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VALUE OF INTRENCHING TOOLS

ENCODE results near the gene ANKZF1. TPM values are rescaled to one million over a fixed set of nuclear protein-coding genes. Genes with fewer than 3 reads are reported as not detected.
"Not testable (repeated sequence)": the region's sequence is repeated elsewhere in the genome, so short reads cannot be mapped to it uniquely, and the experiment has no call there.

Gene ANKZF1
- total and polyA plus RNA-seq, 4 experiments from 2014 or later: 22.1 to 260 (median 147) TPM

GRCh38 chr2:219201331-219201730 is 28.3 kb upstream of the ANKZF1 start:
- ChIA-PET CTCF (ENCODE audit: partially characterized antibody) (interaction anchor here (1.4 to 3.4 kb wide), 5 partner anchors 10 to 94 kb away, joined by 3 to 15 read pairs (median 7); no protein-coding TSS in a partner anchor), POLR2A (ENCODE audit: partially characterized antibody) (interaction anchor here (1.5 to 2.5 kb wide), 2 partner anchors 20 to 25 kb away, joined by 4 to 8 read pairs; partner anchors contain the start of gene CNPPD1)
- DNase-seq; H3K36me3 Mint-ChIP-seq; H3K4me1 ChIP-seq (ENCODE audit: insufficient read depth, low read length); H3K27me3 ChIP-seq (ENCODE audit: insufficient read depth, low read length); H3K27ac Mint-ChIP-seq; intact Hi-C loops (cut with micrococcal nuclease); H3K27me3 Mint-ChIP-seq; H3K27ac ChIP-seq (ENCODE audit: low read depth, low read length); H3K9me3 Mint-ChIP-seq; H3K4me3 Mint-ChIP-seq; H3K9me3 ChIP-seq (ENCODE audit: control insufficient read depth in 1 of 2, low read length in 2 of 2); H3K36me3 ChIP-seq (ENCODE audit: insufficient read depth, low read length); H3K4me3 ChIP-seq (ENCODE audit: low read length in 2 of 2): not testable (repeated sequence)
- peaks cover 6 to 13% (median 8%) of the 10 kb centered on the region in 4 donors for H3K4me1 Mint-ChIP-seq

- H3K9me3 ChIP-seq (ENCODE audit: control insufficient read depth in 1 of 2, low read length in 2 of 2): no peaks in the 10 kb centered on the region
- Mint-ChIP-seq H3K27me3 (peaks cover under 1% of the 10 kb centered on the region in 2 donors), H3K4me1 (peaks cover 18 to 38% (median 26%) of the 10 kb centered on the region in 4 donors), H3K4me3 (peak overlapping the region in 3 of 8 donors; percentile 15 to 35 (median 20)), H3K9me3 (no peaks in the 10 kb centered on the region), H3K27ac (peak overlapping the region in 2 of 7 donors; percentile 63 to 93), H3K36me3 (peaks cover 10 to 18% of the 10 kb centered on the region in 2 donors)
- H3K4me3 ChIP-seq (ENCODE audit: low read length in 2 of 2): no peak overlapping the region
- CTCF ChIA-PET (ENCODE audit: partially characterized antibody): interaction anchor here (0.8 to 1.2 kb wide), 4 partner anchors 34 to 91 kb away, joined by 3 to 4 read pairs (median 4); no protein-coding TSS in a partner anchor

Spade Has Played a Great Part In Both Japa neee and Russian Armies During the War American military attaches with the Japanese and Russian armies are much impressed by the importance which' intrenching tools have had in the far-eastern war. In a recent re port to the war department Capt. P. C. March writes: “On Oct. 15, 1904, during the battle of the Bhabo, I wit nessed a practical exhibition of the Japanese use of the intrenching tools carried by the men. The 40th regi ment of the 10th division, fourth Japa nese army, took a position along the crest of a hill near the River She, which marked the farthest point of the Japanese advance at that time and on the front of the fourth army. The Russians were visible in force ■ Immediately in front of us and an at tack was expected. The companies detailed to construct the trenches came up without arms and squatted on their haunches under cover on the reverse slope of the hill. Noncommis sioned officers stepped forward from the companies and threw themselves on their faces on the crest of the hill. They then worked themselves forward by their hands and feet until they arrived at a point where they could see all the ground in the Immediate front—no dead space—and pot a peg HIS SCHEME FOR REVENGE Former Gold Brick Specialist Went Back to Old Practices Just to Get Even We meet our acquaintance, the re formed green goods man and gold brick operator. He has a package un der his arm. “What’s that?” we ask. “Boap?” “No. It’s a gold brick. I’m going to sell it to a fellow up here in the country a little way.” Noting our look of shocked sur prise, he hastens to say: “Now, wait a second. Don’t con demn me until you have the evidence. I’ve been a regenerated and reformed man all right nough for a good, long time, and I was sincere in my refor mation. But last month I went out into the country to live—leased a lit tle bit of ground with a house and some farm buildings on it, just for a summer home for me and the wife and kiddles: Had to have a horse, and some chickens, of course, and a cow, and some vegetables and fruit occasionally. Well, I go to Mr. Reu ben and Mr. Farmer and Mr. Corn tossel and all the rest of the come ons I used to meet in my line of business and they sell me the horsey WHERE FAMOUS FRIGATE RESTS Philadelphia, Destroyed in Tripoli Harbor, Located by Charles Wellington Furlong CluurlM Wellington Furlong made a systematic search at Tripoli of Bar bary for the lost remains of the fam ous American frigate Philadelphia, destroyed in the harbor of Tripoli 100 years ago. He tells in Harper's Maga zine the romantic story of how he found the vessel at last: “In less than an hour my search was rewarded by seeing the broken ends of the great ribs of a vessel pro truding through dull-colored eel-grass. I noticed that this grass seemed to follow the line of the ribs, and care fully noted its character, further to aid me in my search. Examining these closely, no doubt was felt in my mind, but that they belonged to a large vessel, and ordered the boat man to let fall the anchor. “The lead gave us two and a half and three fathoms. Hastily undress ing, we dived several times. Mr. Riley first succeeded in buoying the spot by going down with the line and slipping it over one of the ribs. While on the bottom I carefully examined the tlm TALE OF THE OLD UMBRELL Being'the Truthful Narrative of an Out cast from All That Is Bright in Life rtn a rickety, Jlekety old umbrell. Of troubles rv« seen a few Since Noah used me about the ark When 1 was fresh and new. My frame Is weary, my riba are sore. My rtsslng *• all askew. But though my moral tone Is jarred. This tels that 1 tell Is true. I drifted one day to an office room. From a rubbish heap below. And the man who brought me, left me to stand With other umbrellas In a row. From that tlms forth I laid around. The butt of kicks and jeers. For the jest In the row were shown re spect. While I had naught but sneers. Until one day a gentleman Unto that office came. And hung on a hook a dainty umbrell Of slender, graceful frame As he hung It there. I heard him say, “Now stay there on your life. For there'□ be tbe eery deuce to nay, *F I don't get you back to my wire.’’ But that elegant gent a forgettery had. Of a patent, duplex brand. And when he forth from that office hied. There was no ambrell tn his hand. But lata that day a robber came Wboee face was fierce and red. And he swiped the lady’s umbrell And bung ms up Instead. Carnegie’s Many Honors. Andrew Carnegie la a citizen of more towns than anyone else. He has received the freedom of almost every city in England and Scotland for which he has contributed n free li brary or other Institution. He will soon require a museum to acocmmo dste the caskets containing parchment rolls of his citizenship. During the last few weeks he has been exception ally busy. In one week be received the freedom of Ilkeston, to which he presented a library, and tbe freedom of Eastbourne, and was admitted as a member of tbe Worshipful Company in the ground at that point. The pegs thus established were joined by mark ing a line on the ground with the point of a pick. “Then the men came forward', work ing parties alternating with pick and intrenching spade, the files taking In tervals from each other by extending hands at full length, each man cover ing that much of the line of the trench. While one relief was work ing the other men of the company re mained below the rest, squatting on their haunches, and after the first batch had worked about five minutes relieved them. The soil had not been under cultivation and apparently was virgin and hard. The trench was fin ished in twenty minutes.” To Capt. March’s testimony of the value of intrenching tools Capt. Carl Reichmann, military attache with the i Russian army, gives his unqualified • support, saying: “I certainly was pow erfully Impressed by the mobility of i the Japanese and by the Russian heaviness and I realised the terrible power given an army by mobility. Bo far as I am concerned I shall certainly leave nothing undone to promote mo > bllity in our infantry and the adoption ; of a spade that is a spade.” and tha chlckiebiddies and the moo cow and the nice fresh fruits and vegetables.” "And then?” “Ain’t that enough?” “Enough ?” “Sure. Say, didn’t you ever buy anything from a farmer? No? Well, you want to make the experiment, and .if you get out of the trade with the skin left on your teeth you’ll be lucky. We’ve had to prop the horse up with fence pickets to keep it from lying down and killing the lawn; the chickens are the old inhabitants of the hen roost, made of rubber and cast steel; the cow is so old that the beef trust would be ashamed to can her for the brave boys in blue in the farthest islands of the sea; the fruit and vegetables were worse than any canned goods two yearß old that had been condemned by the health board.” “But the gold brick?’’ “Oh, that. I’m just going to back slide long enough to sell five or six in my neighborhood and catch even." —Chicago Tribune. , bers. These were honey-combed in - certain parts in a peculiar way. The - continual sea-wash of a century seem ed to have made its inroads at the i softest places, and they gave 'every ■ appearance in form of partially burn ed stumps. The wood seemed almost as hard as iron. Much of it was in , closed in a fossil crust, and only by i repeated efforts I succeeded in break ■ ing off a small piece. The many winds from the desert and the shlft i ing shoals of sand had filled in and - around the frigate and her keel must i have lain buried nearly two fathoms deeper than the present sea-bottom. ’ The freshening breeze made further l investigation impossible, so after tak ing bearings and leaving, the spot buoyed, we returned to the shore, landing; amid an awaiting, curious - crowd of Turks, Arabs and blacks. “Six days later, through tbe court esy and Interest of the officers of the ; Greek warships Crete and Paralos, a ship’s cutter and machine boat with divers were placed at my disposal.” Alas, next day, the gentleman. To the office not came he. But in his place a vision appeared, A blooming buxom she; With hair or lovely purple tint. And soulful, grann-grecn eyes. And as she reached her hand for ma. She lurched In wild surprise. And to her face the expression came Of a man who says. “Who the Has left this wheeay skeleton. In place of my new umbrell?” But being a lady, she only sighed, A painful, pale blue sigh. And bright pink tears suffused her check From out her grass-green eye. And she bit her trembling lilac lips. With her teeth so pearly blue. And with a wrathful sweep of her sllkea hose. She vanished from my view; But mv twisted ribs were wrung with shame. The sharpest I'd ever known. And I turned my face to the wall mn« groaned. A curdling, ox-olood groan. Alas, my fate! Would I were once Beneath the daisied sod. While o’er my final “rusting place. The flowerets wild might nod. That far from haunts of scoffing man. In the mud of Natures breast I could stretch mv weary ribs at last. And find eternal rest. _ Jafjpt Hay of Makers of Playing Cards, of Lon ’ don, receiving another casket from i that company. Lord Wolseley’s Daughter. Miss Frances Wolseley, the daughter of Lord Wolseley. spends most of her time at Farmhouse, Glynde, England. She is one of the keenest women gar deners and thoroughly understands the scientific fide of the subject. She has founded a school for gardening at Glynde and personally superintends the teaching. Miss Wolseley is heiress by special remainder to her father» viscounty. Memorial to Ernst Abbe. I* Sa proposed to erect In Jena a me morial to Prof. Ernst Abbe, says Na ture, so that all who aee it may be re minded of his great services to optical science and industry and his sterling qualities as a man. Abbe’s work and influence are appreciated wherever physical science and sociology are studied, and there should be no diffi culty in obtaining sufficient funds to raise a noble monument to .his mem ory. Ban on Barrel Organs. In their endeavor to get a “quieter, cleaner, safer and healthier London,” the Betterment of London Association and Its auxiliary body, the street noises abatement committee have suc ceeded in indnclng the authorities' to prohibit barrel organs in forty-two roads, squares and streets in the West End. while thirty-eight others are at present under official consideration. Drove the Question Home. Remarkable was the sermon of the Rev. Andrew Clarke, delivered a few years ago, in Chicago. “I waited pa tiently for the Lord,” was hie text; and this was his aermog: “Now. my brethren, I put it to you. if David could wait patiently and found it worth while, why can’t you?” Lion Refuses Whisky. A story, with a moral, comes from Uganda. A lion, thinking it about time to lunch, seized a white man and bit him. His teeth went through a bottle of whisky which the man was carrying In his pocket and this gave him such a shock that he turned Glooe. The Spider and the Fly. “Well,” said the spider to tbe fly who had accepted his invitation and walked into his parlor, ”wbat do you think of It? Doesn’t It remind you In some way of tbe old lines: ’Oh, what a tangled web we weave when first we practice to deceive’?” —Detroit Tribune. The Psychological Moment. “Yes,” said the married man, medi tatively, “when you see a woman hanging out a line of clothes, and the line slips and lets the blessed lot down in the mud, that, my boy. Is the psychological moment in which to leave that woman alone.” Silk Manufacture Exhibit. A San Francisco dry goods firm ex hibits in one window of its store the complete process of silk manufacture, from the worm to the perfected fab ric. The worms are from China and were procured through the influence of Minister Conger. A Soulful Sonnet. Ah enthusiastic English admirer thus describes a millinery creation of the season: “The hat, of black tulle, with upstanding pink feathers, car ries out a tuneful whole, and is a lit tle sonnet of soulful sartorial emo tion!." Protection for African Ostriches. The exportation of ostriches from” South Africa has practically been pro hibited by an export tax of $487 each, intended to preserve to that country, as far as possible the monopoly of tbe lucrative trade of ostrich farming. Instability. I put my trust In princes. But In a little day -The gilded thrones and towers Ilad crumbled all away. I put my trust in peasants. But kingdoms rocked and groaned, The lowly and the humble Bat artogant, enthroned. —Me Land burgh Wilson. Convict Starts Fire. Joseph Davis, a desperate robber, saturated with kerosene a hale of jute in the jute mill of the state prison, San Quentin, Cal., and set fire 40 it. The fire was put out after a abort but hard fight. May Keep the Nail. The British Army Council has sol emnly decided that hereafter the nail in the barrack room mop head need not be handed Into store when a used up mop is exchanged for a new one. Opium Smoking as Cure. An institute for the treatment of suf ferers from chest complaints, neural gia. catarrh and other maladies, by means of opium smoking, has been opened by London physicians. An Infant With a Mustache. There Is living at Recife, near Per nambuco, a child' of five and a half years of age who is 4 feet 2 Inches in height, and who boasts a mustache and a deep bass voice. 1 Cause and Effect. He trod on the corn of the belle of the ball end then —so the other girls t tell —slumbering echoes were aroused In the hall because of the bawl of the belle. England’s Only Monopoly. A lawyer remarked In the course of a case in an English court that the art of dressing sealskins was the only monopoly England had now. Flower and Thorn. Yonder Is n red rose Drlppln' with the dew; Look out for the thorns, dear— The rose is what's for you. —Atlanta Constitution. Autos in America. There are 75.000 automobiles now “1 in the United State*. Origin of “Schooner." “Bcfyx, ner" is a word of American I manufacture. At Gloucester, Mass, about 1713 Capt. Andrew Robln r on built the first vessel called by that name. As it slid off the stocks Into the water a bystander shouted: "Oh, bow she scoons!” (skims). Robinson instantly said: “A scooner let her be.” The name has been universally adopted, but, singularly enough, is spelled in the Dutch manner, though It la provincial English. The Property Man’s Troubles. The company was playing VRotpeo and Juliet” the other day. and in tbe balcony scene a cannon went off. He sent for the property man, who ex plained that it was a cannon whteh should have gone off In the perfor mance of “Henry V.” two days before. He epoke to that property man more la sorrow than in anger.—From an ad dress by F. R. Benson in London. Marriage and Repentance. A young man and a yonng woman went to the theater to attend a mati nee. "Let’s get married and surprise everybody,” said the young man, as they left the theater, and they did. Perhaps a few months from now they may get a divorce and nobody will be surprised.—Boston Globe. Dwarf Elephant. Parts has a dwarf elephant about the size of a Shetland pony. Its keep er Is a Senegalese, who has to sleep in a cot where the elephant can see him. The captive’s favorite dish is six pounds of rice steeped In four pints of milk. He can also enjoy a nice two-pound salad. No Earthquake for Him. A woman who was rather supersti tious said to her small son Frank, aged four; “You had better sleep with me to-night, as we are going to have an earthquake.” Frank looked up and said: “Well, I won't eat any of it; then I won't have to sleep with you.” Two Peculiar Churches. Tbe Wlelicza salt mine, in Poland, has an underground chapel, with 1 statues cut from the salt crystals, which shine with dazzling brilliancy 1 under illumination; and the church 1 of Ltiz, In France, is fortified, a relic of the times of the Tetnplars. Swiss Dairy Statistics. Then* are 740,000 cow* in Switzer -1 land. They average C 25 gallons of , milk a year a cow, a total of 462,500,- 000 gallons, valued at $44,000,000. For -1 ty-two per cent is used for home con -1 sumption and the rest for condensed milk, cheese and butter. Electric Bolt Kills Fish. • Hundreds of fish in Young's mill > pond, about two mites from Danbury, , were killed by a stroke of light ■ ning. which set fire to and burned an . Icehouse on the shore. The fish were . found floating on the water—Hartford Courant. Cannon Put to Peaceful Use. r The great Beaujolals wine district In France is said to “fairly bristle , with canpon.” The wine growers are firmly convinced of the efficacy of the ! cannon to destroy the hall in the 'clouds and turn It Into a mild rain. Discover Zurbaran's Portrait. Zurbaran’s portrait of Velasquez, which contemporary writers praised very highly and which was supposed to have been burned in the Retlro Pal ace, has been discovered in the Cathe dral of La Seo, Saragossa, Spain. Advice from a Bachelor. The way to make your wife have | confidence in you is to tell her that the other woman is rather pretty ex ’ cept for her hair, eyes, mouth, teeth, nose, complexion and figure.—New York Press. A Flower Wooing. A red rose leaned across the way. To a rose of creamy white; While the sun sank down.behind a hill In the evening’s fading Mght. The red rose kissed the white rose. Its petals softly pressing. And whispered there a shy good-night. With Its perfume for a blessing. English Court Methods. Even in court it is considered s mis take for sn English judge to express a disagreement with the jury, and it would be felt to be inexcusable if he carried the controversy outside. Titles Become Extinct. No fewer than fifty-seven British I • ers have no heirs to succeed them. That number of titles is. therefore, likely to become extinct on the death .-f their present holders. Elephant Robs Trainer. An elephant, with a circus at Dun lice, Scotland, put his trunk Into the j ; <>cket of a farmer the other day. took . ,ut a bank note for £2O ($100) and j s wallowed it. Deceptive Lectures. Do not place too much reliance on • otures, for a lecture is the most ceptlve thing in the world, except ing a sermon.—Bishop of Carlisle. Lest We Forget. The things we mortals call our own Are mortal, too. and quickly flown; Hut could they all forever stay We from them soon must pass away. —From the Persian. Lays Dust With Oil. Alameda. Cal. is trying the expert rf oiling its principal s'rc-tsj. The Meeker Stables H. S. HARP. Proprietor All kinds of Livery Turnouts, Saddle Horses and everything connected with a first class Livery establishment. Special Attention Given to Fitting Out Fishing or Hunting Parlies Low Rates to Commercial Travelers on “Round the Circle” Trips Stables at Heeker & Rifle THE POPULAR LINE TO Colorado Springs, Pueblo, Cripple Creek. Glen wood Springs. Aspen, Grand Junction, Salt Lake City. Og den, Butte, Helena, San Francisco, LSh Angeles, Port land, Tacoma and Seattle. Readies all the Prindpal Towns and Mining Camps in Colorado, Utah and New Mexico. The Tourist’s Favorite Route To All Mountain Resorts The Only Line Passing Through Salt Lake City en route to the Pacific Coast ’T'l-| |*ol] o"t| Between DENVER and CRIPPLE CREEK, SALT LAKE CITY, C.I LEADVILLE. OGDEN. GLENWOOD SPRINGS. PORTLAND. * ° GRAND JUNCTION. SAN FRANCISCO. CapS Dining Cars f;,on all thro trains E. T. JEFFERY, President. J- O- METCALF, Qef.. Manager. Denver, Colo. Denver. < 010. - A. 8. HUOHEB. den. Tram.- Mur.. 8. H. BABCOCK. A»«|. don rr.Hlle Mar Denver. Colo. Sait Like City, Utah. H. 8. HOOPER, General Passenger and Ticket Agent, DENVER, COLO. W. E. BALTMARBH, Local Agent. | THE j Rifle, Meeker, Craig i; i STAGE AND EXPRESS LINE t 4 Connections at Meeker for Rangeley, the new oil and ♦ asphaltum fields, and all points in Rio Blanco and Routt ‘; 4 counties. Best route to the famed Uintah country in East- * ’ 4- ern Utah —soon to be opened. ; General Passenger, Express and Freight Business :: ♦ For Information and Rates, address '“ 4 « - ♦ A. E. REES CEL SON, Proprietor t MEEKER COLORADO. HIT THE TRAIL FOR PORTLAND byway of tha Oregon Short Line and O. P. & N. Lines. THB Lewis & Clark Exposition Is On June Ist to October 18th A ride over the Overland Route means— the advantage of every modern railroad convenience and a short, happy journey. Visit the Yellowstone Park en route. Writs for Rates and Information. D. E. BURLEY, D. S. SPENCER, G. P. & T. A. A. G. P. A T. A. OREGON SHORT LINE RAILROAD CO. BALT LAKE CITY, UTAH.